The story so far: On February 14, Air India, now a Tata Sons-owned airline, announced having signed letters of intent with aerospace majors, Airbus and Boeing, to order a mix of new single-aisle and widebody aircraft. The airline is to acquire 210 A320 and A321 NEOs (140 A320s and 70 A321s) and 40 Airbus A350s (34 A350-1000s and 6 A350-900s) from Airbus (250 aircraft) and 190 Boeing 737 MAX (737-8 and 737-10s), 20 Boeing 787-9s and 10 Boeing 777-9 jets from Boeing (220 planes) — 470 aircraft in all — at an estimated $112 billion, going by list prices, according to one aviation expert. Some business reports cite it as approximately $80b-$85 billion. The deal — with aircraft delivery from late 2023 to almost 2032 — is expected to transform India’s aviation landscape.
What are the other details about the order?
Based on a social media post by a Tata/Air India official (which was later removed), the airline can order an additional 370 aircraft, making it 840 aircraft in total. Boeing has confirmed to The Hinduthat its agreement includes options for 50 more 737 MAXs and 20 787-9s (which would mean an option for 300 planes from Airbus). When finalised, this will be Boeing’s largest order in South Asia. The Air India deal, overall, would be among the largest in commercial aviation history. A Wall Street Journal report valued an Emirates deal for 150 777Xs at the 2013 Dubai air show (since modified), at $76 billion.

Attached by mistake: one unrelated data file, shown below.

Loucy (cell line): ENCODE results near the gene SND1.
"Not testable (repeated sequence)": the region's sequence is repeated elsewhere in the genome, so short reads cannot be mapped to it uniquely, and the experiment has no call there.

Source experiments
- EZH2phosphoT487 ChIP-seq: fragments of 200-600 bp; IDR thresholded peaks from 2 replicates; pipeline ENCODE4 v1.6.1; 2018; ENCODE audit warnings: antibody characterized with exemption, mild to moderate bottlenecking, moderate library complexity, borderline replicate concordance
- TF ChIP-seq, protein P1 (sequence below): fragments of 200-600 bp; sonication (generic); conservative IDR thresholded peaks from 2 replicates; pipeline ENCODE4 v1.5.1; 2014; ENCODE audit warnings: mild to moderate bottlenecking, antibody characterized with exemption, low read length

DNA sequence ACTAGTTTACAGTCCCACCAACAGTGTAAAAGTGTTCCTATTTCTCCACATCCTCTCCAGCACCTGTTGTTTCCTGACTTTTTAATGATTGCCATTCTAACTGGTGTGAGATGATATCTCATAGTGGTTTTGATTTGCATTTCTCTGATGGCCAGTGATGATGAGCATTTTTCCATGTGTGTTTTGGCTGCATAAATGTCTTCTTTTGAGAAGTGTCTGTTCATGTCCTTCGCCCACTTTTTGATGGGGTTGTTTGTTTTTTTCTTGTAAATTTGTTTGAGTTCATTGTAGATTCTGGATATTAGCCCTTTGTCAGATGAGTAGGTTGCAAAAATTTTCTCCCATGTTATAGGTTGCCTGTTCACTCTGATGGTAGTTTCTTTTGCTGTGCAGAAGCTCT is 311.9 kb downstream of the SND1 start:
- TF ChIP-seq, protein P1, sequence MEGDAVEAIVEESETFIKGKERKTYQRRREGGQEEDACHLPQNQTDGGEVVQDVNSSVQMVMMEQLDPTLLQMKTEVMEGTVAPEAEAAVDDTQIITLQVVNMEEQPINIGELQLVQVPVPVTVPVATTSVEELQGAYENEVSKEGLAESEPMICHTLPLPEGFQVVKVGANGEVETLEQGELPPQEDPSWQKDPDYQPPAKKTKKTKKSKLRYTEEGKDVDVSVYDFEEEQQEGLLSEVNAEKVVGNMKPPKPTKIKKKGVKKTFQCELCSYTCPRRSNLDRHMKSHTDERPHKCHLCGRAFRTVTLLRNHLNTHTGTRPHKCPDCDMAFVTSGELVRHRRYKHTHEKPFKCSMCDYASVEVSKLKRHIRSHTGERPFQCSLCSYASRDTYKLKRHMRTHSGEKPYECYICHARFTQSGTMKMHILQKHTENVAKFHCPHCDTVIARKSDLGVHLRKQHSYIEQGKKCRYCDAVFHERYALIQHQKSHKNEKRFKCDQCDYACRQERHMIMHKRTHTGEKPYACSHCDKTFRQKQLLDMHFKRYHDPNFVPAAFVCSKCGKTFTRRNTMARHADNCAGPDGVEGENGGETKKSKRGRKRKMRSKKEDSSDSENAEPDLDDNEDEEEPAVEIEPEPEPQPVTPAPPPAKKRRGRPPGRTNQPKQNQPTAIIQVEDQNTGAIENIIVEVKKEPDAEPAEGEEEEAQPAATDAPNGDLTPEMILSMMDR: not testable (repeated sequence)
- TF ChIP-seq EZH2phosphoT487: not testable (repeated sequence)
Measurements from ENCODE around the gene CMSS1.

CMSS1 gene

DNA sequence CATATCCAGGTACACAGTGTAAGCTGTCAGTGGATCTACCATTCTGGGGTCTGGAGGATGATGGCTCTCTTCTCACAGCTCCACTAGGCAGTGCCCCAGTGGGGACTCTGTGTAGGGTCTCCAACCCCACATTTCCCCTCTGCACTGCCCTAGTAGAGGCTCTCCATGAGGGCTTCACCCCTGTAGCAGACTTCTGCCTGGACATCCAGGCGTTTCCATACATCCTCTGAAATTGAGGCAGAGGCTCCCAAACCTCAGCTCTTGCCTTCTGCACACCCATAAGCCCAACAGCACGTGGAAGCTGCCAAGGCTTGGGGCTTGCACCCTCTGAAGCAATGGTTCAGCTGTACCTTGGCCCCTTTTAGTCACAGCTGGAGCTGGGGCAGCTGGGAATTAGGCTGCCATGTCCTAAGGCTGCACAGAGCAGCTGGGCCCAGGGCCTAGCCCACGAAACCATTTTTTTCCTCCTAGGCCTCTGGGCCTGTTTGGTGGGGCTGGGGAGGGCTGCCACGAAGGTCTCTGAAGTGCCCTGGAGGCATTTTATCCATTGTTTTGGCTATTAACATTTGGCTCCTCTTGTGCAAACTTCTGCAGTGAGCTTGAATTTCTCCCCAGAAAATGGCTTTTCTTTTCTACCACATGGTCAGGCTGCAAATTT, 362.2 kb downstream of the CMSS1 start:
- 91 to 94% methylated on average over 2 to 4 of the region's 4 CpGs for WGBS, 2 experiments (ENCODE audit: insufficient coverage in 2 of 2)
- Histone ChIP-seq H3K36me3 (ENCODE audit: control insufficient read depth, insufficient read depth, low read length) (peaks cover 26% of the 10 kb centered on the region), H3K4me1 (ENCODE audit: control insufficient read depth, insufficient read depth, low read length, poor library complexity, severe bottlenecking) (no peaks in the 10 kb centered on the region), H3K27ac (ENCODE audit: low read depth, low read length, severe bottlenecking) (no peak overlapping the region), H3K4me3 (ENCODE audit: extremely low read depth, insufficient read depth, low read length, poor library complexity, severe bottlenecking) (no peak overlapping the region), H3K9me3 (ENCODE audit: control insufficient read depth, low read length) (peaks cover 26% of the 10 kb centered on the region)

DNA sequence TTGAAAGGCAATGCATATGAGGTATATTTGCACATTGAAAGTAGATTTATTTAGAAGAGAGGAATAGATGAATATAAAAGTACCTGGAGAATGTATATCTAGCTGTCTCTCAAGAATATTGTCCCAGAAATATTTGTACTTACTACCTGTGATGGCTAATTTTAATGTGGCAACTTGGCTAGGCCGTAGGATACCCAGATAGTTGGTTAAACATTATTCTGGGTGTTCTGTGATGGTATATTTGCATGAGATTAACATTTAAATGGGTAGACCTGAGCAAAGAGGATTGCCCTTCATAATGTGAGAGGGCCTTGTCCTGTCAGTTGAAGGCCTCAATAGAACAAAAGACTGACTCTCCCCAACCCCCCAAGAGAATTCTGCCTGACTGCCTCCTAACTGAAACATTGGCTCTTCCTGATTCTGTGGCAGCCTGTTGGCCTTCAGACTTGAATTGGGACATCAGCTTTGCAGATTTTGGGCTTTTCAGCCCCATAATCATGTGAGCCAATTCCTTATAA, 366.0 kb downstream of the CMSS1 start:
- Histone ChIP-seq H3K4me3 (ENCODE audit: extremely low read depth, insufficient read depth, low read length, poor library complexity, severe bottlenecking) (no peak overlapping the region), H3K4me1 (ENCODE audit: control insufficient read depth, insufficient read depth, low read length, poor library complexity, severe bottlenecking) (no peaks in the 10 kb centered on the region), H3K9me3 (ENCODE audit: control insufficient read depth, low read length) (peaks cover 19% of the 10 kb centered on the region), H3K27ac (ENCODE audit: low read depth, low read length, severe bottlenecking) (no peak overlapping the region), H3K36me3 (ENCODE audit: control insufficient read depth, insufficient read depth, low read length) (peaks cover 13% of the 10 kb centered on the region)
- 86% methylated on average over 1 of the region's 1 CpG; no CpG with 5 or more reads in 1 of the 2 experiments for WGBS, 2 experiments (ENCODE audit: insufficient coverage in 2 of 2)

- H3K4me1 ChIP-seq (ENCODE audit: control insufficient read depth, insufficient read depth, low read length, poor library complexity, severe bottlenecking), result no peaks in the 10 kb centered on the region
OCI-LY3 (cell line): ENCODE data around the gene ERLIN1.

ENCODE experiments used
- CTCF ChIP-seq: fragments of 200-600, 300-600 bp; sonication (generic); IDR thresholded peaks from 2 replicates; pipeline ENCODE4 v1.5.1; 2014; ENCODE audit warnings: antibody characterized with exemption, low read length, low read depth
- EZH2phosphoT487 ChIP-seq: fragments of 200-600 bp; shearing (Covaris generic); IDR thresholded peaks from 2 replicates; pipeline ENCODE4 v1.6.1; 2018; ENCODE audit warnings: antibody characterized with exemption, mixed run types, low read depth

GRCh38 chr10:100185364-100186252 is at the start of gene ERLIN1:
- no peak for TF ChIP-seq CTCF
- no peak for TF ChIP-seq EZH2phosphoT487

Air India has an estimated 7,875 slots and codeshare agreements, with a significant share of its revenue from international operations. Non-stop flights from India to the U.S. are a high point, and with a repository of bilateral rights, flights can expand, especially to Europe, Asia, Africa and South America from the airline’s emerging hubs in Delhi, Mumbai and Bengaluru.
What about the engine deals?
Air India has ordered 68 Trent XWB-97 engines, with 20 more options (A350-1000), and 12 Trent XWB-84 engines (A350-900), making it the world’s largest operator of the Trent XWB-97. The Trents can function on a 50% Sustainable Aviation Fuel (SAF) blend.
The airline has also ordered 40 GEnx-1B and 20 GE9Xs (for the 787s and 777Xs) and has a CFM order for over 800 LEAP engines (the largest such in the world) for the A320 and 737 fleet (400 jets). Once again, the GE and CFM engines can use all approved SAF blends.